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Classical-Greece-ClothingI have spoken about this in a previous blog entry.

The 1st ed. Advanced and Original (AD&D, OD&D) games grouped skill clusters into Classes. This allows for a story driven style of play because you can elaborate around these themes without being tied down to mechanical detail.

This model is most simply expressed in Risus (the free Anything RPG) where characters are described by general cliches. If you have not looked at this system, regardless of the system you play then you must do yourself a favour.

FATE has an elegant extension of this called Aspects, and have built a clever system that allows you to ‘tag’ items in the game world as a whole with cliches.

For now, in my own private solo OD&D game, I am using the simpler, comedic, Risus interpretation. The setting is based on Classical Greek artistic and cultural sensibilities, though a fantasy geography. The time is an undefined number of generations after the Titans have been ousted by the Olympian young gods, with all the same names and descriptions used. Predating the current civilisation is an older culture that was Titan worshipping that has Meso-American and Khmer architectural sensibilities. Human sacrifice and all that it implied was part of this collapsed elder civilisation and their ruins litter the land, as do the remaining artefacts of power.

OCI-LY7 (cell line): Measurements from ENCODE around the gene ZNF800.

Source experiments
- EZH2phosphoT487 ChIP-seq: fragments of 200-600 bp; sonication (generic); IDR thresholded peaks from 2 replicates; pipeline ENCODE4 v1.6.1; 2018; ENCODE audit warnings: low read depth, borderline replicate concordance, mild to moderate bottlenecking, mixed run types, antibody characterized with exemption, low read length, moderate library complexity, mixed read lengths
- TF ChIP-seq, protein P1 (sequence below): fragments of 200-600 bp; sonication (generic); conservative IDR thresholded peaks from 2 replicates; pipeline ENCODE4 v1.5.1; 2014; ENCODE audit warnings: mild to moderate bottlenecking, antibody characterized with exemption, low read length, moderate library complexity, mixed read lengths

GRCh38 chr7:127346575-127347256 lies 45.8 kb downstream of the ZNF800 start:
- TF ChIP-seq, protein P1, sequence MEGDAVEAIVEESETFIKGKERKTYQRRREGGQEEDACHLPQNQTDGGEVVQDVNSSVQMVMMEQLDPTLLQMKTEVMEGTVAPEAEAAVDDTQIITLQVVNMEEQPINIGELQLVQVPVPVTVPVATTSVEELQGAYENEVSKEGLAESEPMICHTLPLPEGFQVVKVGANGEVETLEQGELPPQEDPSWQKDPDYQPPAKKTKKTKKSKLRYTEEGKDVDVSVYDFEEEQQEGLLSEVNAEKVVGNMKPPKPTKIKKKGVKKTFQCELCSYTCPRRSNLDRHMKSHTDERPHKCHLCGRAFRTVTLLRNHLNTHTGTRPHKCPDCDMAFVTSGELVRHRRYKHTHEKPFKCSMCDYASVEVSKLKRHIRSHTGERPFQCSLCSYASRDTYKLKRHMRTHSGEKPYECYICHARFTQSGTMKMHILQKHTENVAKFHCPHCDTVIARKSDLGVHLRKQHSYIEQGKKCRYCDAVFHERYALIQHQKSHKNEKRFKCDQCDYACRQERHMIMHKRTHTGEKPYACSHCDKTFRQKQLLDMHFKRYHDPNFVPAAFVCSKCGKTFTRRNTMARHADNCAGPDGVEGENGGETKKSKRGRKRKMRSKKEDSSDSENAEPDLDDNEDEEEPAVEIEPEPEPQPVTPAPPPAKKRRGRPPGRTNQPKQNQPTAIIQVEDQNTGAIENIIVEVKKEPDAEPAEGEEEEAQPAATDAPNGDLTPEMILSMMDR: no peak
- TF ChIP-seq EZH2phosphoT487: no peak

I developed the character thumbnails using a card driven system that I will describe in a different post. From these descriptions I derived the cliches.

In the adventuring party we have:

  • Lycophon, a fighter whose cliches are: being a physical jerk, showing off, gambling
  • Triopas, a philosopher (magic user) whose cliches are: reading, writing, meddling in things man was not meant to know, being a pompous ass, having a chip on his shoulder
  • Dardanus, a priest of Athena whose cliches are: praying, bandaging, pontificating, buying his way out of trouble
  • Octyos, a thief whose cliches are: climbing, burgling, intimidating, skulking, cussing
  • Epicydes, a philosopher whose cliches are: being corrupt, reading, writing
  • Chrysaor, a thief whose cliches are: lying, cheating, stealing, telling inappropriate jokes
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